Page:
Many people have already commented on the shallowness of stiffing his adopted homeland and about the absurd luck this kid had in landing as a room mate one Mark Zuckerberg. But no one, to my recollection, has mentioned the fact that life gets a tiny bit harder than that once you leave Cambridge.
No one has remarked on the stupidity of this logic either. Life is a game of base hits. Very often you strike out, rarely you hit a home run but to win games you manufacture runs, one at a time with base hits, stealing a base and getting walked. I feel bad for someone who thinks his life’s ambition was met in college. There is something inversely Gatsbyesque about this story. Severin’s move should have been to take some money off the table, pay some taxes and move on to the next big idea, assuming he had one.
This failure to appreciate the logic of the base hit and the impetuousness of cashing in his citizenship, are what reminds me of the Harvard-MIT rivalry. I can’t imagine an MIT person doing this. Maybe I am naïve but my reading of the culture at MIT is that they truly like making things and finding solutions and most of the people I have met from MIT would do what they do regardless of the pay simply for the thrill of it. Money matters but beyond a certain point, meh?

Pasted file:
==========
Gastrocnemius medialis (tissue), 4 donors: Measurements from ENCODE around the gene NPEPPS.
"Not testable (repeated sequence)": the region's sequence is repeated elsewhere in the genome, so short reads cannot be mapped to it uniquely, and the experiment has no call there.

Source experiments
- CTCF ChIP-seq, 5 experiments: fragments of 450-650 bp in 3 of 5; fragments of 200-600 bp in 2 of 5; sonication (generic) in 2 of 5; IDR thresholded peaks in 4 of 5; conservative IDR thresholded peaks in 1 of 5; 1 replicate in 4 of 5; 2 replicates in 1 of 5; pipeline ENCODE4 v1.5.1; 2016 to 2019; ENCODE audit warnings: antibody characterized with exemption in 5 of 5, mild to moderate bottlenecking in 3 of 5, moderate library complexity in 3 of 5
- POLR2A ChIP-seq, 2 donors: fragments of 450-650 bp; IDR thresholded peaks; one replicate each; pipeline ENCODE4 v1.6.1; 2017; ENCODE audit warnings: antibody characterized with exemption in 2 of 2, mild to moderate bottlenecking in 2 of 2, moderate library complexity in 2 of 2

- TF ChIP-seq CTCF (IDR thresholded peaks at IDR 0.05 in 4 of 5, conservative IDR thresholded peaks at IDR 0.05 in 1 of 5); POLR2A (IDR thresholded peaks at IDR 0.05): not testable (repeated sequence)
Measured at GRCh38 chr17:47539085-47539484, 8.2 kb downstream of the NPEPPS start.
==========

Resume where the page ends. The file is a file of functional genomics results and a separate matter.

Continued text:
So let’s recap the Facebook founding mythology. Facebook was founded in a dorm room at Harvard by some of the most privileged kids on the planet. Zuckerberg turned out to be not exactly a boy scout, then the Winklevoss twins asserted their rights to Facebook, in court, repeatedly, and now Severin can’t stick around to do the honorable thing.
If the engineers at MIT like making things, I wonder what motivates the kids at Harvard other than whining. Is it just the art of the deal, going in for the kill? Is it addictive? Does it take more and more to keep you sane?
These are things I will likely never know. But in the age of the 99 percent, I have a new sense of where the .01 percent come from.
“Day-to-day adult supervision is no longer needed.” So wrote Eric Schmidt CEO of Google, one of the most successful digital economy companies ever, in a Tweet today. When he was brought in by the founders, Larry Page and Sergey Brin to run things in 2001, Schmidt acquired that moniker in part because the founders were so young.
As has been typical in Internet related industries youth and a new way of looking at things has often been enough to launch iconic brands and mind-boggling wealth. Google may have been the poster child for youthful innovation but the industry is full of people from Bill Gates to Mark Zuckerberg who fit the mold.
So now what? Co-founder Page becomes CEO as well as president of products while co-founder Brin remains president of technology. The company is clobbering its numbers and despite a challenge from Facebook and continues to print money for its shareholders.
I do not understand why the shakeup occurred. According to Google this change will make communication channels cleaner but it’s hard to see how from outside. The trio appears to still be friends but perhaps a decade at the helm has sated Schmidt. Or possibly the two still youthful co-founders have a second act. But if that were the case, it is hard to believe they could not have acted from their previous positions as mere presidents. We may just have to watch as this company continues to evolve.
The Face of Facebook